In a letter to a former senator released this week, NSA leaker Edward Snowden swore that there is no way the Russian government can get any sensitive information from him — despite the fact that he has been camped out in the Moscow airport for the past few weeks, carrying four laptops that he had supposedly used to lift the NSA’s secrets.
“No intelligence service — not even our own — has the capacity to compromise the secrets I continue to protect,” Snowden wrote to former Senator Gordon Humphrey of New Hampshire in an email published by the Guardian. “You may rest easy knowing [that] I cannot be coerced into revealing that information, even under torture.”
At first glance, the message seems like more braggadocio from a man who has appeared to lay it on thick before, from his self-proclaimed ability to bug the president to his claims of being able to “shut down the surveillance system in an afternoon.” It’s widely assumed in both the business and the intelligence communities that any electronics brought into Moscow (or Hong Kong, for that matter) are going to be compromised by the country’s spy agency. Perhaps he is underestimating the technical prowess of the Russian security services; perhaps he is overestimating his own.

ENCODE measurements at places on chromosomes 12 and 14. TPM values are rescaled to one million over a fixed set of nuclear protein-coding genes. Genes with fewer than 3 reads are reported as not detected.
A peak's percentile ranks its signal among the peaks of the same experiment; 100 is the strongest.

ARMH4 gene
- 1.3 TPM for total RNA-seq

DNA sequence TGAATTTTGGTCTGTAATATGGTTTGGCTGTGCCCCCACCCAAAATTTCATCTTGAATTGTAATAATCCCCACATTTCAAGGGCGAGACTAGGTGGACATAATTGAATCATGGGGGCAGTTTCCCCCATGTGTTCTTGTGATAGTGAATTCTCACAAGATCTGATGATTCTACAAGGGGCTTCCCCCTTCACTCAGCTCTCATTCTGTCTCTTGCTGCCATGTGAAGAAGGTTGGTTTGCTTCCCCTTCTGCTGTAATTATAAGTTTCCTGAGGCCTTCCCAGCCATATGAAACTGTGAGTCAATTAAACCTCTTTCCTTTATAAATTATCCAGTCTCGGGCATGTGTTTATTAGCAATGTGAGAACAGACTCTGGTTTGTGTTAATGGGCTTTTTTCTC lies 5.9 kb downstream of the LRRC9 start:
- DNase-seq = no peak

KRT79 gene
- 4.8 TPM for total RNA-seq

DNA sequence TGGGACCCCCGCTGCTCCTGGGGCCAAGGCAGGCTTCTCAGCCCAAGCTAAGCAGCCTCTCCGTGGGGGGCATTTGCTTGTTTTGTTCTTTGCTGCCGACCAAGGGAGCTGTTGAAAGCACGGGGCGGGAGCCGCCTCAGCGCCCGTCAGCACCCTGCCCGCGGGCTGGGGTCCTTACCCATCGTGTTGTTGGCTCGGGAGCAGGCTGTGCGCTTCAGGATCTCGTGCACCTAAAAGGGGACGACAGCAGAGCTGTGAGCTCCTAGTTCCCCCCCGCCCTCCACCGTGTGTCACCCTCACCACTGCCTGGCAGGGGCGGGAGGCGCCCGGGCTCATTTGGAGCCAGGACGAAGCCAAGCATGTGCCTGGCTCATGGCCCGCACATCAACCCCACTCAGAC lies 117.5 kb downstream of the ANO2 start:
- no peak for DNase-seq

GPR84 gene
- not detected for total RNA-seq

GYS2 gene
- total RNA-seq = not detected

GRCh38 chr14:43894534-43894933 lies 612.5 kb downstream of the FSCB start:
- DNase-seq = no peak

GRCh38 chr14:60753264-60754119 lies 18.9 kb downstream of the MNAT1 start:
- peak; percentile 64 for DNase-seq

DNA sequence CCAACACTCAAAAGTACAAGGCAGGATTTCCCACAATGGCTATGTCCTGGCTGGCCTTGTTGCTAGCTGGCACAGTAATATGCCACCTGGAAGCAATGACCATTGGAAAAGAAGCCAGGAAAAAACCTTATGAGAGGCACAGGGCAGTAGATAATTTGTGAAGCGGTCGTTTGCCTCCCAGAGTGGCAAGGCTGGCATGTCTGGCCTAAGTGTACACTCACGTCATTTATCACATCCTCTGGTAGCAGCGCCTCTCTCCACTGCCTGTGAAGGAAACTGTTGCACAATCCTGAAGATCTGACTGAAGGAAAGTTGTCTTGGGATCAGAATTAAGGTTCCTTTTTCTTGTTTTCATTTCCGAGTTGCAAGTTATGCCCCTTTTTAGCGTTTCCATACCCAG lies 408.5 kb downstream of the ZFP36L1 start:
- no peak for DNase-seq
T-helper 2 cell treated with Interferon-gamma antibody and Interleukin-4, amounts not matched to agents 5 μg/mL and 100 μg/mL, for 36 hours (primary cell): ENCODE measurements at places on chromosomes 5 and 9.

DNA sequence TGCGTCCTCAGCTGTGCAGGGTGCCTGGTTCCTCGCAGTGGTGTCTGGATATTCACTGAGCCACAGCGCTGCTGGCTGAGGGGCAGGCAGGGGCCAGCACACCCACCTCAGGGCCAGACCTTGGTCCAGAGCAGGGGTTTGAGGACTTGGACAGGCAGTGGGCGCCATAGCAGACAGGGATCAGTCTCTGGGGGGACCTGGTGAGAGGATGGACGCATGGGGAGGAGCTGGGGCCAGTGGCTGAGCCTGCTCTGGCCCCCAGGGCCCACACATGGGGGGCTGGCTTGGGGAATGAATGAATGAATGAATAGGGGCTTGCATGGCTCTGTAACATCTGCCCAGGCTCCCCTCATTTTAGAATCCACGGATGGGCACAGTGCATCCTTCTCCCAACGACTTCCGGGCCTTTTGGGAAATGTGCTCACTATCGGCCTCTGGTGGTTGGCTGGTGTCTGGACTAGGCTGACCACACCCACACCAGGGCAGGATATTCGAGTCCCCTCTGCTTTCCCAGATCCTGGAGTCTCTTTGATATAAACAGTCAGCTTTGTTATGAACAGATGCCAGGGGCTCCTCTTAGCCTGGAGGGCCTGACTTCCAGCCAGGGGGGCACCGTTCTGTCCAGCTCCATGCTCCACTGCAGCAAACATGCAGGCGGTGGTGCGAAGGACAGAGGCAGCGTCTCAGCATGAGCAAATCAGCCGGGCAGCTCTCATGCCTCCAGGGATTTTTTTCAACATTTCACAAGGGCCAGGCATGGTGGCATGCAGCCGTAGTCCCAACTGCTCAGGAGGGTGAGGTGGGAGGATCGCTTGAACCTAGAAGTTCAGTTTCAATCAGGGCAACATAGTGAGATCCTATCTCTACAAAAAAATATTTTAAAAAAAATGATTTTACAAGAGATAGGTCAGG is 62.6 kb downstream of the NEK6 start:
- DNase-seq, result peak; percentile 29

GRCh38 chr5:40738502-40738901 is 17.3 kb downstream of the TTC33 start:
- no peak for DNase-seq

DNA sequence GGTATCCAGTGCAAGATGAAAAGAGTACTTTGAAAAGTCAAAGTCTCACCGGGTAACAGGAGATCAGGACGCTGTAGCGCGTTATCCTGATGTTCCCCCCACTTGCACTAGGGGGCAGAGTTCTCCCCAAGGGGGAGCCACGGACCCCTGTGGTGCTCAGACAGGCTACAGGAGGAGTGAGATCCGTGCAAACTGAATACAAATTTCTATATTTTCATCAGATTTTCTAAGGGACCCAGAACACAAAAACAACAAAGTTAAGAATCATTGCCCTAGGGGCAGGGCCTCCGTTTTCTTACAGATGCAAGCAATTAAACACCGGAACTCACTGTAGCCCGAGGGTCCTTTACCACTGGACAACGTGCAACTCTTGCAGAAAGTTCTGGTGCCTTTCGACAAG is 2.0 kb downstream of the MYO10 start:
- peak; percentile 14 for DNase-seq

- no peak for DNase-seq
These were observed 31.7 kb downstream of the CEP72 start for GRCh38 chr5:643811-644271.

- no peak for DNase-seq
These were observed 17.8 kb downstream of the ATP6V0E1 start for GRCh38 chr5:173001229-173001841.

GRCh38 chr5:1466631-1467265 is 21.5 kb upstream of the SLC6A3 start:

Rather than serving as a unifying diplomatic exercise to highlight Iran’s troubling regional activities, the [Warsaw] summit primarily highlighted America’s diplomatic isolation from its European allies.